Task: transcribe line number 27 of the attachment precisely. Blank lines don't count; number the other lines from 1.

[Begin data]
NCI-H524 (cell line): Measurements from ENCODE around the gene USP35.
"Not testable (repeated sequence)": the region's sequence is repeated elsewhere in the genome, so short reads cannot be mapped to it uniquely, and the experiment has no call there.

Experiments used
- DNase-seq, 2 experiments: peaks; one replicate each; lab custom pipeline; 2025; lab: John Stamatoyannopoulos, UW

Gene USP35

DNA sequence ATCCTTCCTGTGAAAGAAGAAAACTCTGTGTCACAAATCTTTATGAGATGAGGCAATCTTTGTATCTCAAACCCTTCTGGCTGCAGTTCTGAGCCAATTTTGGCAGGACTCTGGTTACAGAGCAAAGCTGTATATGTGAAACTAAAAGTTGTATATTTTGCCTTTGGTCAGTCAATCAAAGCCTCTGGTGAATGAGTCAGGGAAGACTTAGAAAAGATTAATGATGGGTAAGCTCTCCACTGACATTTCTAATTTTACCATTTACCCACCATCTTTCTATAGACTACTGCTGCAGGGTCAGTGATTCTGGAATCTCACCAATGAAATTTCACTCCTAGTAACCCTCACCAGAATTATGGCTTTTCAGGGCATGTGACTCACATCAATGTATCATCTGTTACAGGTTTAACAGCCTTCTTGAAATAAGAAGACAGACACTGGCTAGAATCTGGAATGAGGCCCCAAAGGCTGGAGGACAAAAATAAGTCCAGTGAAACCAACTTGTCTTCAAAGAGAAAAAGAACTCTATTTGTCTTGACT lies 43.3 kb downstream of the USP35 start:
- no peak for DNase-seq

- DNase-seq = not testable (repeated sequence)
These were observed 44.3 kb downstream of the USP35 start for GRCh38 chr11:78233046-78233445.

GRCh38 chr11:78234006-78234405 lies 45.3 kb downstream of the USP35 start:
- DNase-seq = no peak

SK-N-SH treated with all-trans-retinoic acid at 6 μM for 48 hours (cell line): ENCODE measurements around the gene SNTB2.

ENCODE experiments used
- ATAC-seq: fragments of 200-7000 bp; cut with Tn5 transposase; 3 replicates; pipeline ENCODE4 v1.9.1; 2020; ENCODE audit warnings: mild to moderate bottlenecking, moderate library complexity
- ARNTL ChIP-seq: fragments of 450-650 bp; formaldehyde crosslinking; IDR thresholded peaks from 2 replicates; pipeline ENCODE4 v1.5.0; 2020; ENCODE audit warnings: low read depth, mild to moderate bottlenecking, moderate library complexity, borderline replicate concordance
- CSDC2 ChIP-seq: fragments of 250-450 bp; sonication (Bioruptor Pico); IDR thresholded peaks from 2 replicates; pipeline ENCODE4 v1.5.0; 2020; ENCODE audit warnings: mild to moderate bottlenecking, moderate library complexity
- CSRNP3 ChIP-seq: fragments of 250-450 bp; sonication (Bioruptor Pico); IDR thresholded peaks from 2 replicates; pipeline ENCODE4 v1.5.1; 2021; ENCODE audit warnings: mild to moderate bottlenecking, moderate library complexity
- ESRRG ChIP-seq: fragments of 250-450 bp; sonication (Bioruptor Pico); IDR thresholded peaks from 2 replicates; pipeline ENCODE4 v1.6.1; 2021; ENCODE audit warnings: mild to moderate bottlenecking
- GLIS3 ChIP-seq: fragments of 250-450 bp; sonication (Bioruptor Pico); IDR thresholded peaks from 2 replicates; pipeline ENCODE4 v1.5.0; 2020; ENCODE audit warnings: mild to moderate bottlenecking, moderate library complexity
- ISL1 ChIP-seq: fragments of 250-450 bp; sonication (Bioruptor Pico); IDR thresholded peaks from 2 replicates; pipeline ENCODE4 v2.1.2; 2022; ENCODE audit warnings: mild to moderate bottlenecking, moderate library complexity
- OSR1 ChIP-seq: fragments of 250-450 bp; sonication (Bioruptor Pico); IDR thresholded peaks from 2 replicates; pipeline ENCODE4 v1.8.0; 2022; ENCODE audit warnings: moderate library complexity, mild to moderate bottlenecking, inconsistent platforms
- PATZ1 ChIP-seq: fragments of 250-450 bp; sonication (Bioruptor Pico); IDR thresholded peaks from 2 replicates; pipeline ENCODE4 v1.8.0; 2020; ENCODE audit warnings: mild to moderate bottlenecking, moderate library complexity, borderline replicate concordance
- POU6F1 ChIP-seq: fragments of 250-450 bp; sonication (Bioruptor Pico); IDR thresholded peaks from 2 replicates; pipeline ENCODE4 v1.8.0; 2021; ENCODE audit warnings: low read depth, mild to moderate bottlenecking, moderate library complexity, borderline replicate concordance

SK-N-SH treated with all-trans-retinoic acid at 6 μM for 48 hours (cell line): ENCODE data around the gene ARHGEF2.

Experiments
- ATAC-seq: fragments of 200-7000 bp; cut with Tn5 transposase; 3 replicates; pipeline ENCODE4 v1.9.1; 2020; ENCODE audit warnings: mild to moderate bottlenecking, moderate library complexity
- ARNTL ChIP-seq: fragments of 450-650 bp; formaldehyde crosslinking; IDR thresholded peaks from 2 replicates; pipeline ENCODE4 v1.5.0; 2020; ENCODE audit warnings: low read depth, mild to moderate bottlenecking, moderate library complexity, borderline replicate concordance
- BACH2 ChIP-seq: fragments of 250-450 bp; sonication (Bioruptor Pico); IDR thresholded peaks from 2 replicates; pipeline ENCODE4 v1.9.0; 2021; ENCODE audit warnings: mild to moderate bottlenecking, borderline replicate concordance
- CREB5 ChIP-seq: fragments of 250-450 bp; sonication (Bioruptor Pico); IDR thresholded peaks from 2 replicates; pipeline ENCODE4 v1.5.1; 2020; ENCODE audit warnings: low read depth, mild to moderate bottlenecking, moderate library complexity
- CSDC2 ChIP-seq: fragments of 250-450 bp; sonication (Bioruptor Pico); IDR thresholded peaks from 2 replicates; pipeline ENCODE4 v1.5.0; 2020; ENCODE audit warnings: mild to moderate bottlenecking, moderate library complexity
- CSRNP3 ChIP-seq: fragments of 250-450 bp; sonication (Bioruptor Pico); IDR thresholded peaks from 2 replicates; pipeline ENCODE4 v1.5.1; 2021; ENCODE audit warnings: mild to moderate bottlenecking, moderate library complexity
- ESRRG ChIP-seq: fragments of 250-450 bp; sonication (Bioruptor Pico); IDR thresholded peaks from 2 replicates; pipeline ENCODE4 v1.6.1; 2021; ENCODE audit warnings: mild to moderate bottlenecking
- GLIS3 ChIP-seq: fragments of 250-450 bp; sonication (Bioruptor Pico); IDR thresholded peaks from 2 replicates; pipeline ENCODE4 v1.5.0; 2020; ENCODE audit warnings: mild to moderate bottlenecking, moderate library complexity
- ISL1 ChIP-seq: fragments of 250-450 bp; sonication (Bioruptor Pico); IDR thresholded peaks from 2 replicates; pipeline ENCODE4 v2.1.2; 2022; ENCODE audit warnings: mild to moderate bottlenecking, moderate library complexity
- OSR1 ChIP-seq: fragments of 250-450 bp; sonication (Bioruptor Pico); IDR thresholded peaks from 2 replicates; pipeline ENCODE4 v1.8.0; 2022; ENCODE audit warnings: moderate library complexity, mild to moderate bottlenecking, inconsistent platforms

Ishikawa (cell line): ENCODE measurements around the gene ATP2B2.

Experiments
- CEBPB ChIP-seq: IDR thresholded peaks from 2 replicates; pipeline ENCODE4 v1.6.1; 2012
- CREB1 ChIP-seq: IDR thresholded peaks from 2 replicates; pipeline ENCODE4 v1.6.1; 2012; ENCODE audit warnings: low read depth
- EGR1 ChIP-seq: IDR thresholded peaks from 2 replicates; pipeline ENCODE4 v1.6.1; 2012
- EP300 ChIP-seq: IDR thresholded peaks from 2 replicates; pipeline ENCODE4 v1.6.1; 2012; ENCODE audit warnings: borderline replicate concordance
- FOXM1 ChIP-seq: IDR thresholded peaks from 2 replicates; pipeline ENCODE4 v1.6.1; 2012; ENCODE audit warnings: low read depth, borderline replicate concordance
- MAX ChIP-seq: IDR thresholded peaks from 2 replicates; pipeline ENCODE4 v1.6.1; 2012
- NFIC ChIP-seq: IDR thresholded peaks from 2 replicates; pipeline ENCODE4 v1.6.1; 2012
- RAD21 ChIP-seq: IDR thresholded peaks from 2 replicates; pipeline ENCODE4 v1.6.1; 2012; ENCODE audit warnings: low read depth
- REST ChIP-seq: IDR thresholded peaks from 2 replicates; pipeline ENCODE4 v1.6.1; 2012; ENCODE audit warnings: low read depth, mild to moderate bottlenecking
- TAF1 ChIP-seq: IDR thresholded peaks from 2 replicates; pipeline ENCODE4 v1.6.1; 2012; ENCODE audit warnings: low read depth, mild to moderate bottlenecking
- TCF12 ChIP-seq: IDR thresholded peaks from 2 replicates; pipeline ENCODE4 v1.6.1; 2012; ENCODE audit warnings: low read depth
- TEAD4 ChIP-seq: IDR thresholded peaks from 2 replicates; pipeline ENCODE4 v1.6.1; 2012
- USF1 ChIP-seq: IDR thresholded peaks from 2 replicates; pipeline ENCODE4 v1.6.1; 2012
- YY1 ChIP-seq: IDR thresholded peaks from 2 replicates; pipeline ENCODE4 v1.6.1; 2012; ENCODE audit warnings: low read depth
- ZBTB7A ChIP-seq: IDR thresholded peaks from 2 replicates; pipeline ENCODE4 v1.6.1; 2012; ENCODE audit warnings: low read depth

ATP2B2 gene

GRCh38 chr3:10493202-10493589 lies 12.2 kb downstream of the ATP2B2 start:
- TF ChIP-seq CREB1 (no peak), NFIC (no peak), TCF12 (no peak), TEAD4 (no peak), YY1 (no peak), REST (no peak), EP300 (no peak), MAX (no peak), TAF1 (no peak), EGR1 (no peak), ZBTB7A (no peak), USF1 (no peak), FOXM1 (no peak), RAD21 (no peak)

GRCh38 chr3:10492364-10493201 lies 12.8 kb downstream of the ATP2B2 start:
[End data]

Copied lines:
- ARNTL ChIP-seq: fragments of 450-650 bp; formaldehyde crosslinking; IDR thresholded peaks from 2 replicates; pipeline ENCODE4 v1.5.0; 2020; ENCODE audit warnings: low read depth, mild to moderate bottlenecking, moderate library complexity, borderline replicate concordance